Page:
Agile sales is about the team working together towards a common goal.
We've talked about how Agile teams work together, but what is your common goal? The simplistic answer is selling more, but that answer doesn't help your team. To define your common goal, and eventually scale your sales team so they sell more, you have to prove that you have something to sell and refine your understanding of how you sell it. Only then will you have the processes in place to reach that common goal.
As we build our sales team here at Heresy, we are following the process that we used at Stack Overflow. This is the process that Jeff Szczepanski, COO at Stack Overflow, pioneered as he built the sales team in New York. By starting from the elemental building blocks of your core proposition and following this process to iterate on that over time, you can get to the point where you can scale a sales team to any size knowing that each member of the team is working towards that common goal.
You have to prove and understand before you can scale
The growth of sales teams usually work one of two ways:
When a company lacks money, a founder holds off hiring any sales professionals for as long as possible. When they do, they hire a single new rep to deal with the whole process.
When a company has funding, a founder wants to spin up the sales organization rapidly. They hire a senior sales exec, who then brings their processes to the company and hires a dozen salespeople to fill the roles.
Both of these can cause problems. In the first, the single rep isn't set up for success and the sales process won't get off the ground. In the second, the sales process will be cookie-cutter and transferred from another product and not tailored to your specific needs.
When I was at Stack Overflow, Jeff taught me this valuable process for building a sales team. It breaks down the growth of the team into three distinct phases:
Each builds on the previous. When you are proving product value, you as an individual are refining your product and looking for the market that you are going to sell in. When you are understanding the sale, you are taking what you learned about the value of your product and trying different experiments with a few salespeople to refine your pitch. Only then can you scale the organization, hire a team, and build specific processes and roles for you and your team.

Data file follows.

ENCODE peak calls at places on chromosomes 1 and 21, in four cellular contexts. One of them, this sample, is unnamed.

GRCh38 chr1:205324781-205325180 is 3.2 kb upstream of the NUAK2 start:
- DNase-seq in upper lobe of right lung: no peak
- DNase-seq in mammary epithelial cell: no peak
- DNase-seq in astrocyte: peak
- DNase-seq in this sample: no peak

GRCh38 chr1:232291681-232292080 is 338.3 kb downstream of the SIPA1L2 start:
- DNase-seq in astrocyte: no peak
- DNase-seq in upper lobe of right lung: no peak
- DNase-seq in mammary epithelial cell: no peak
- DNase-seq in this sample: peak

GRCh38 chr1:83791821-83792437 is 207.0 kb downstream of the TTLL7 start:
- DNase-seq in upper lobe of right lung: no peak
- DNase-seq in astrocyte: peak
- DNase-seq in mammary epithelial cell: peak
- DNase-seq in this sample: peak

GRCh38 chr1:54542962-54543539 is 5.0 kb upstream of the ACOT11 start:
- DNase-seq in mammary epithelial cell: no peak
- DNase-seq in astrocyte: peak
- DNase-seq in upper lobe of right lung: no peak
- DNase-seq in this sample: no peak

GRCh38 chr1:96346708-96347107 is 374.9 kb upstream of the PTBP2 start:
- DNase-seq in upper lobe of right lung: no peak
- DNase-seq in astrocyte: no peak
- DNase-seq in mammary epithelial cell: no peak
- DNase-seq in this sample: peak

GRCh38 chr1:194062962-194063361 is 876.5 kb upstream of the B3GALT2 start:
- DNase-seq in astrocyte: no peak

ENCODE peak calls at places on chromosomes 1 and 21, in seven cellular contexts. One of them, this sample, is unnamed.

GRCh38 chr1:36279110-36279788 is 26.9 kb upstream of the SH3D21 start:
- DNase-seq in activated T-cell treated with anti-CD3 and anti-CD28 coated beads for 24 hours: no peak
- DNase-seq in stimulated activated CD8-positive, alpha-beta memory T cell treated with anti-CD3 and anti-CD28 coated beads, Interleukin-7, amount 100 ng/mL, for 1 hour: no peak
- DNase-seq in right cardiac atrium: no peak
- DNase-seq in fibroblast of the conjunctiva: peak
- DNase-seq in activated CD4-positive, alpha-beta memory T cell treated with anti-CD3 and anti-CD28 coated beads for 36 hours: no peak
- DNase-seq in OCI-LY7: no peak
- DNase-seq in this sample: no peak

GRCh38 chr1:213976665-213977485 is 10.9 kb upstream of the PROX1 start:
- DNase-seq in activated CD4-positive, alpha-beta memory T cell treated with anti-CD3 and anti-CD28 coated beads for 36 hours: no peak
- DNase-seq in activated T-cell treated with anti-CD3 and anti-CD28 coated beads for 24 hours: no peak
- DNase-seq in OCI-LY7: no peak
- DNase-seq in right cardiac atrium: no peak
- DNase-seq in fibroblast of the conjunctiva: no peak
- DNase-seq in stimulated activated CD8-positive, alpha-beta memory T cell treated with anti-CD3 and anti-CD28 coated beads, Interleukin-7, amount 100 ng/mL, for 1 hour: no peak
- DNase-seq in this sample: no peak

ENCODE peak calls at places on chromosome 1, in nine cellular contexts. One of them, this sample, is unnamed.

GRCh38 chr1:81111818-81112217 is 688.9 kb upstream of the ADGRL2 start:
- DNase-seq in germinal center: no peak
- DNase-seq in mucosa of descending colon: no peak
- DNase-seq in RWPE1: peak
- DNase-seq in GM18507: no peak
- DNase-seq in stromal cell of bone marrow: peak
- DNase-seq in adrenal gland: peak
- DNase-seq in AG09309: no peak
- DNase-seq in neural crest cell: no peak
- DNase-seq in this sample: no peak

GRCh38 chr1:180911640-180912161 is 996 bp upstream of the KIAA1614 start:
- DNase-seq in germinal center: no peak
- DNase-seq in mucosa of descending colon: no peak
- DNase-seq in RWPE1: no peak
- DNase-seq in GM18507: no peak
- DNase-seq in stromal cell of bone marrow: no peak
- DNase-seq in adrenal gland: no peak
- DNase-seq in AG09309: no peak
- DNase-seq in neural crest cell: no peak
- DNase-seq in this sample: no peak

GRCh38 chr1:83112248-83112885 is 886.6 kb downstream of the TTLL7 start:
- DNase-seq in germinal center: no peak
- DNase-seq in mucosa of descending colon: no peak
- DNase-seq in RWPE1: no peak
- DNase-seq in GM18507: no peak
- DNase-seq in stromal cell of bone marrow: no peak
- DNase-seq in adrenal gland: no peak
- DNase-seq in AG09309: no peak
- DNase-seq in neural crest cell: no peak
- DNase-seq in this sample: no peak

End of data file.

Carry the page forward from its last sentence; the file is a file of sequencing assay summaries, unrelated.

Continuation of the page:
Let's go into a little bit more detail for each.
Phase one: Proving product value
The goal of phase one is to answer a single question:
Is there anyone out there who will be willing to give me money in exchange for what I'm working on?
You are proving product-market fit. Jeff sets out a few best practices to use in this phase of sales team development:
YOU SHOULD BE SELLING THE VISION
You might not start this phase with a product. In fact, you probably shouldn't. If you have built a product with zero idea of whether it is valuable for anyone, you are in trouble.
This is why this phase requires just a single person. This could be either the founder or someone brought in to build out the business or sales team. Because you don't yet entirely understand what you are selling, you can't farm this out to salespeople—you have to learn what works yourself before you can then teach that to others.
I have done this as both founder at Heresy and as MD at Stack Overflow:
At Heresy, this is what I spent the first few months doing as a founder. Selling the vision of the burndown charts and kanban sales boards, even before they existed. I wanted to see if there was even a market for these ideas.
At Stack Overflow, I had a slightly different role, but still one routed in phase one. There, the “product” of Stack Overflow Careers (now Talent) already existed. What I was tasked with in the first six months was to sell the vision of this product to the European market. I could point to a successful product across the Atlantic to sell to the first European customers.
At Stack Overflow in the US, both Jeff and Joel Spolsky, CEO of Stack Overflow, performed parts of this role. Joel would sell the higher vision of Stack Overflow and Stack Overflow Careers, while Jeff took on the more elemental parts of the market fit.
PROVE YOUR VALUE AND TEST YOUR PRICING
Giving your product away for free doesn't prove its value. You have to find paying customers for your product. If you have a product to sell, that means you have exchanged money for services. If you have a vision, that means you have willingness to pay data from your market. Freemium is fine, but freemium is for acquisition, not revenue.
This is the more specific part of proving value. Given all the possible sales options—self-serve SaaS, inbound leads, outbound prospecting—how are you going to sell to your market? What is the right channel for you?
At Stack Overflow, Jeff found that it needed that human touch and outbound prospecting worked best. But this was a discovery born of experimentation. Jeff ran pay-per-click experiments, tested podcast ads, reached out to hiring managers. All these failed to reach the market they needed.
There are two other best practices in this phase that you should think about:
Use lean startup concepts to get ideas in front of customers. Though you can use vision in phase one, you need a product at some point to prove that value. This is where lean startup and Agile methods can help, allowing you to build a minimum-viable product to show to prospective customers.